An Ode To Manmade Land is a pair of viewpoints designed by Vector-I Architects on a man-made dyke at the Lauwersmeer National Park, in the Netherlands.
Created in collaboration with local artist Lambert Kamps, the two structures are designed to give views across the artificial landscape and to "provide new perspectives on rising sea levels".
Called The Viewing Dyke and The Periscope, the viewing platforms were built on the coastal path at Lauwersoog in the north-east of the Netherlands on an artificial dyke.
With the viewpoints, Ben van der Meer, founder of Groningen-based Vector-I Architects, hopes to draw attention to the issue of rising sea-levels and the fact that many of the Netherland's dykes may have to be increased in height in the near future.
"Raising the dykes is a serious matter that the Netherlands is facing," Van der Meer told Dezeen.
"We need to protect the country that lays below sea level. The installations visually address this matter."
The original dyke was built to enclose the Lauwers Sea in the 1960s after a series of floods in the early 1950s.
The Viewing Dyke is a 100-metre-long earth mound that has been created as an extension to the dyke between Lauwersoog's harbour on the Wadden Sea and the marina on the enclosed Lauwers Sea.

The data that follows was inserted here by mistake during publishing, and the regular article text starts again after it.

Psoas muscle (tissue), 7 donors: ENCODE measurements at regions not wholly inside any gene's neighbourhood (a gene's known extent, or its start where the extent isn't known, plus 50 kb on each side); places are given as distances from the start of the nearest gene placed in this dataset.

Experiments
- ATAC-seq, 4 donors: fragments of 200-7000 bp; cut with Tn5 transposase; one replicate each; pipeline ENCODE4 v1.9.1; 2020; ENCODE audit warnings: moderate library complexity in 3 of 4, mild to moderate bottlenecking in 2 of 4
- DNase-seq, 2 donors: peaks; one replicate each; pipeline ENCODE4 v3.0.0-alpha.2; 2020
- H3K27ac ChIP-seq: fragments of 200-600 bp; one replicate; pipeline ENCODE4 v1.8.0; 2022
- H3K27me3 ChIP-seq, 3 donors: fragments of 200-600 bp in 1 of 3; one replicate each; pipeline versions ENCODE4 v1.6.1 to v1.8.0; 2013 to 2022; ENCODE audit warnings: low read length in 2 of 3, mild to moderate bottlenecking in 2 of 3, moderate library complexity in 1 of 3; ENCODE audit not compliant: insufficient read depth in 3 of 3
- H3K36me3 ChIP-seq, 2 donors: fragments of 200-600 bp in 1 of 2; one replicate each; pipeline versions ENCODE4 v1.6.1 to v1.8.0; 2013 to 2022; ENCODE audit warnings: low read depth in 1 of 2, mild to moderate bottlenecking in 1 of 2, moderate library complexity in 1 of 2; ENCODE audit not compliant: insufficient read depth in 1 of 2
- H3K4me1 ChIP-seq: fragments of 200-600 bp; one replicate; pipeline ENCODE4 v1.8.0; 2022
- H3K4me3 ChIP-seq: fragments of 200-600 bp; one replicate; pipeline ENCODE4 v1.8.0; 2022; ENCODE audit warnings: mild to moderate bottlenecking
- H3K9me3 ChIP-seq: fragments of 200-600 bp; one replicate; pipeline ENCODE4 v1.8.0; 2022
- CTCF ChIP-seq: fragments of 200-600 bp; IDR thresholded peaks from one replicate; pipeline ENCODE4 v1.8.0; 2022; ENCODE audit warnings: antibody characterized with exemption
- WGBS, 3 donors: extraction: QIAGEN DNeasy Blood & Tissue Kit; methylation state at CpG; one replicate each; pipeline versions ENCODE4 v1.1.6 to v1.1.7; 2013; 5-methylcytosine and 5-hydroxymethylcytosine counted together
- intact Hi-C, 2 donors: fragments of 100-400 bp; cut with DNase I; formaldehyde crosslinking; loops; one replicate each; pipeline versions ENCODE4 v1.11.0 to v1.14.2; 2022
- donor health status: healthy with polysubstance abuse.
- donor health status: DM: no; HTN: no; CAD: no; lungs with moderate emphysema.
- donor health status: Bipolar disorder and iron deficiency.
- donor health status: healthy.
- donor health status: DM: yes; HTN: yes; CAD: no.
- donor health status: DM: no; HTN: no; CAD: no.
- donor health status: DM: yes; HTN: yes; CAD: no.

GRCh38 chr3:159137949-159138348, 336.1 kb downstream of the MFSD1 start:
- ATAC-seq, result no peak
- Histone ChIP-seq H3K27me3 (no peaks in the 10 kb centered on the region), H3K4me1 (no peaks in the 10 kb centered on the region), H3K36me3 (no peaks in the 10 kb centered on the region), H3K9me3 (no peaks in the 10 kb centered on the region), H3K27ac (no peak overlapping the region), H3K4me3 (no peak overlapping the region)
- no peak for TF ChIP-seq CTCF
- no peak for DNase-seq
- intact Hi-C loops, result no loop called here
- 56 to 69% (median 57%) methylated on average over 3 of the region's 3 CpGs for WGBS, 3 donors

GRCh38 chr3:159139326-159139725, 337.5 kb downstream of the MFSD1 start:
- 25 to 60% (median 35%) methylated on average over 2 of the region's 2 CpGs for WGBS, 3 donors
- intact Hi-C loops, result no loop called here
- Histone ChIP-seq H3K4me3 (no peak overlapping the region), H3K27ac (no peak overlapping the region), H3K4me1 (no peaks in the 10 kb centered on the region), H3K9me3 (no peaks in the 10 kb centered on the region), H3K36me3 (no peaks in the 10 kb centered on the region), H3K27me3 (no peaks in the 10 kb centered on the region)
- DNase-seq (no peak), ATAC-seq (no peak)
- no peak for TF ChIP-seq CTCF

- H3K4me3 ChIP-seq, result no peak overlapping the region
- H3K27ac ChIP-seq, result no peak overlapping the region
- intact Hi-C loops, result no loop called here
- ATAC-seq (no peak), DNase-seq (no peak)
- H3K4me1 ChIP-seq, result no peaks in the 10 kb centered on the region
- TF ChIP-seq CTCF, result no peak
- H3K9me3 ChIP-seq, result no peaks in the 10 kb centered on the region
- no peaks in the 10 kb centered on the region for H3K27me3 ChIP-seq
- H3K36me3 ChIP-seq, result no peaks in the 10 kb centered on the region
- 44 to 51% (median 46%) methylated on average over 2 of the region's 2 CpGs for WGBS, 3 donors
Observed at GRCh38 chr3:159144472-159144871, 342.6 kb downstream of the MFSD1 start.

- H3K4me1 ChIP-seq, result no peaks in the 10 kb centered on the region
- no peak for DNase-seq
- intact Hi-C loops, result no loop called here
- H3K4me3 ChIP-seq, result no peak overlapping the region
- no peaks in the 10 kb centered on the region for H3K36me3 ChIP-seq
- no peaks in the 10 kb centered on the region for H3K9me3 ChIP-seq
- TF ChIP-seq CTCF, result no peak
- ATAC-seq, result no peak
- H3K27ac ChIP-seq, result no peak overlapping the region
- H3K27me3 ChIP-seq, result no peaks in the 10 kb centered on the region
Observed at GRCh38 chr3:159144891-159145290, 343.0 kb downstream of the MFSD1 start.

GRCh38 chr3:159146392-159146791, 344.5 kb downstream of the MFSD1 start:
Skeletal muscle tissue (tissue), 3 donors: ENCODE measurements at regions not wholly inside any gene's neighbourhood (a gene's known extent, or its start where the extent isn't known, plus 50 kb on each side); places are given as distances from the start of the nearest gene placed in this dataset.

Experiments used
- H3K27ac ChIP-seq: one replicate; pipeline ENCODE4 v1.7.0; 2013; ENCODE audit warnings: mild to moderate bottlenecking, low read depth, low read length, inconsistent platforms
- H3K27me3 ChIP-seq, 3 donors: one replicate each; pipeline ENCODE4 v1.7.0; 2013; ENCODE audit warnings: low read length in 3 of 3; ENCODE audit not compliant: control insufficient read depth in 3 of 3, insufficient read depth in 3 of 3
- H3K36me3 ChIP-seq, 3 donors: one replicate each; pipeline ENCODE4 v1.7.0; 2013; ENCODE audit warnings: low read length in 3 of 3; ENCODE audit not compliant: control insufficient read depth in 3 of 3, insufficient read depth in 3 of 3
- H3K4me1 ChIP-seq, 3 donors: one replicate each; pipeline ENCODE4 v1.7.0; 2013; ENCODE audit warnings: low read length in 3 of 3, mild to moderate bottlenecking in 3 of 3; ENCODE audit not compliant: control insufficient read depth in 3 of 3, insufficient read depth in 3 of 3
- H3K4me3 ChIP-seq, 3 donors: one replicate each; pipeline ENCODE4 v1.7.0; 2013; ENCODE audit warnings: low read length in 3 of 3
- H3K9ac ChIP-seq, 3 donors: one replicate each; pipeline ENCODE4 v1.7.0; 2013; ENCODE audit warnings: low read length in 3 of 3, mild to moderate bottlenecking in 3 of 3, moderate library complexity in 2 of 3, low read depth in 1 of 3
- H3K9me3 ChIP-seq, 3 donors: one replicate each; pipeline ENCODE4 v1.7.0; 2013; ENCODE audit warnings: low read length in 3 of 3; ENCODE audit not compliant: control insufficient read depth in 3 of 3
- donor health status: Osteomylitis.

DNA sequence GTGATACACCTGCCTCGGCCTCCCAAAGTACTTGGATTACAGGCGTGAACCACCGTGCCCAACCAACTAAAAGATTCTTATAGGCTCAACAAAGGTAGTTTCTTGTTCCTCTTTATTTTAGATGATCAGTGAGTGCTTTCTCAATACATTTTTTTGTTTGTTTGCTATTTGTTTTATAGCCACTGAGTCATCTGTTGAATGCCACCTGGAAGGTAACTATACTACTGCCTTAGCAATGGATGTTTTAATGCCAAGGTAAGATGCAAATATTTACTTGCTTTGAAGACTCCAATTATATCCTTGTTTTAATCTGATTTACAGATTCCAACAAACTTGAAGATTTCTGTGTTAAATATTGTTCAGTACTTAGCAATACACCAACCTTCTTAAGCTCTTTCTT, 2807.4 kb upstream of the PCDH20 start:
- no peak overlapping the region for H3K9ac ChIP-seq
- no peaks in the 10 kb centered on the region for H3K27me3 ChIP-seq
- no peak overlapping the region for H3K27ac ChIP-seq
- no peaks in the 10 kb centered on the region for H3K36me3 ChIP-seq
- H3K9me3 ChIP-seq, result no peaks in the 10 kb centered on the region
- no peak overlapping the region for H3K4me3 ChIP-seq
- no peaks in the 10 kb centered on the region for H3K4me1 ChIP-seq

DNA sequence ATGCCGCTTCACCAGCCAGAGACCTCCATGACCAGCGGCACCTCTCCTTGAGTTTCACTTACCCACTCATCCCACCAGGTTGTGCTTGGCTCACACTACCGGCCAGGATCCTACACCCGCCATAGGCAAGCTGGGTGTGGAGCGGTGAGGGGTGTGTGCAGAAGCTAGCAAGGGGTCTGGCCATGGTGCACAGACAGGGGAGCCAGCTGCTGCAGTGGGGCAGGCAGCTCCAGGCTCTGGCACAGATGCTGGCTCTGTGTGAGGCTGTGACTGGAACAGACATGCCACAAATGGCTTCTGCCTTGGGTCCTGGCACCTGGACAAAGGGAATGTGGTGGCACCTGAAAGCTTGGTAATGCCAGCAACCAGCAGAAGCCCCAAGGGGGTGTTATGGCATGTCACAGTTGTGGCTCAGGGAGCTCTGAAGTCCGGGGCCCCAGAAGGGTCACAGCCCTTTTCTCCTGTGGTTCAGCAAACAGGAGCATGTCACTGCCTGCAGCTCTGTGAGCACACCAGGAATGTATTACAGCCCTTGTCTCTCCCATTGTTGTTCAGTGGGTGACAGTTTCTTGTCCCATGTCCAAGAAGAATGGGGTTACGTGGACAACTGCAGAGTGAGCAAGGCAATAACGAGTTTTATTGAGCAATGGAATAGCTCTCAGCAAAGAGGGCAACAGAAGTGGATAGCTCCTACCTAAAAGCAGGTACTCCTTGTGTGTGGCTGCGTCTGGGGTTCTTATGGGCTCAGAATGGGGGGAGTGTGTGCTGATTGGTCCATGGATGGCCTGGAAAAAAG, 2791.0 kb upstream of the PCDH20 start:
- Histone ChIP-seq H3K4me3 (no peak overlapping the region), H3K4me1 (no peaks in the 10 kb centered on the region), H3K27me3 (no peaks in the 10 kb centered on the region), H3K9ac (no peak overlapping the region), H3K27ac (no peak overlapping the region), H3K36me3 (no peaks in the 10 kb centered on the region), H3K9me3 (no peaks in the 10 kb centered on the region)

The wedge-shaped earth mound ends with a seven-metre-high timber staircase that acts as viewpoint over the natural and enclosed bodies of water.
By raising the height of the dyke Van der Meer aims to both show what may need to be built in the future and also invoke the history of the area, which has many man-made interventions.
"When on the viewing platform, you're on man-made land, overcoming the force of the oceans and over-seeing both the endless sea on the north side and the framed man-made lake on the south side," he said.
"Also being on the border land and feeling both safe distance to, and connection with, the water."
The second installation, The Periscope, is a timber structure that is covered in a series of mirrors and open-air periscopes.
Visitors to the area can use these periscopes to look across the surrounding man-made landscape.
Van der Meer hopes that the installations will make people think about sea-level rise and take them out of their comfort zones.
"In safe situations people take structures for granted and feel comfortable just being, not thinking about the hazards that we face," he said. "We use art and architecture to surprise people by changing the regular to something irregular."
Van der Meer is not the only designer to be considering the implications of sea-level change. Earlier this week Squint\Opera reissued a series of speculative visualisations depicting London in 2090, while the Royal Institute of British Architects has declared a state of climate emergency.